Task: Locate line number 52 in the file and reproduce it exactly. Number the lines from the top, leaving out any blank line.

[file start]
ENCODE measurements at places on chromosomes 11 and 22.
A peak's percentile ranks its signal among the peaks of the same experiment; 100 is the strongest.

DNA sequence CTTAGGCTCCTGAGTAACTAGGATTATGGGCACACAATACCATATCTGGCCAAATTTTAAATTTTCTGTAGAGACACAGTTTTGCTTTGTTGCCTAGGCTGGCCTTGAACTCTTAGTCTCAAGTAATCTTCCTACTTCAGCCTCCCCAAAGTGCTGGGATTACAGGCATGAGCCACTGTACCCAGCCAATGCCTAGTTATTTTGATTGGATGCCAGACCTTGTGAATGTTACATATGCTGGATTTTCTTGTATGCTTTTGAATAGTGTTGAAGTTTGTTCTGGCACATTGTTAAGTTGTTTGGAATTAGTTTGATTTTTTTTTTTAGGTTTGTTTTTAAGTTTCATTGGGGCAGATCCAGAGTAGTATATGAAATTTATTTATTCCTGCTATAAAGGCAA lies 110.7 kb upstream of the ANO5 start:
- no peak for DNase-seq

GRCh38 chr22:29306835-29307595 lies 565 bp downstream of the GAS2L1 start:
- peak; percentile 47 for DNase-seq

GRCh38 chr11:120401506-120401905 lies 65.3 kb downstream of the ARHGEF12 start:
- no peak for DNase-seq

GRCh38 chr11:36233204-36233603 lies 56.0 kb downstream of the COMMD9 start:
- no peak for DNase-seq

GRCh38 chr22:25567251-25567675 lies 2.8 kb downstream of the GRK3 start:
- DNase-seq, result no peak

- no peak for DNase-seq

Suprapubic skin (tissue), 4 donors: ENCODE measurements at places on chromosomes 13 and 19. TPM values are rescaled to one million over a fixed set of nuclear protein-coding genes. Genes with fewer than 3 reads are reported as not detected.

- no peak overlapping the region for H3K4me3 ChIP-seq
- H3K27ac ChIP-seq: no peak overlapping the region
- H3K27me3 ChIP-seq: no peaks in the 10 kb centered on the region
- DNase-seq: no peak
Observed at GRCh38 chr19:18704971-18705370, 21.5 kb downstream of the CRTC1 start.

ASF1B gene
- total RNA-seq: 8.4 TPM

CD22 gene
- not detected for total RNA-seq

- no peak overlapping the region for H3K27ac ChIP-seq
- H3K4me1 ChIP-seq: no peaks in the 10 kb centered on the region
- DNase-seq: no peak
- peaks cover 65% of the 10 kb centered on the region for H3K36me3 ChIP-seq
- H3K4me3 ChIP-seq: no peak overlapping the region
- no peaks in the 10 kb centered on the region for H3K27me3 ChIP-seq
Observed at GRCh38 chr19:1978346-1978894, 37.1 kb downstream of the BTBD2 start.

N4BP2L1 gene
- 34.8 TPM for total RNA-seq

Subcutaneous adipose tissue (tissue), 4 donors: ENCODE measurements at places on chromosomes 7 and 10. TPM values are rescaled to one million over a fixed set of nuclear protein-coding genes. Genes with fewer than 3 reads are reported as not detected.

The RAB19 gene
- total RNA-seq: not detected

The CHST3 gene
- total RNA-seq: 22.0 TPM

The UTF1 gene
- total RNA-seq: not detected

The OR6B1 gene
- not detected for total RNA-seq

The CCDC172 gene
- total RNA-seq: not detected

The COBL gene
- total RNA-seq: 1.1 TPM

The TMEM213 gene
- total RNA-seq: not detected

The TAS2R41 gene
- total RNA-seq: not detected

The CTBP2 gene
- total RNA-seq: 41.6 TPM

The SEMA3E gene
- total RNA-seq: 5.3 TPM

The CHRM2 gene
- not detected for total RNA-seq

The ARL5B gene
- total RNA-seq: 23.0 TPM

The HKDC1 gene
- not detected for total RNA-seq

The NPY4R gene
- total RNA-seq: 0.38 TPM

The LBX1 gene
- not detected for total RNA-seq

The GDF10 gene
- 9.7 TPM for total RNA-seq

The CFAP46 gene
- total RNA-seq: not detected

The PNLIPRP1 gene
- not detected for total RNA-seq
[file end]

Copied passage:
The SEMA3E gene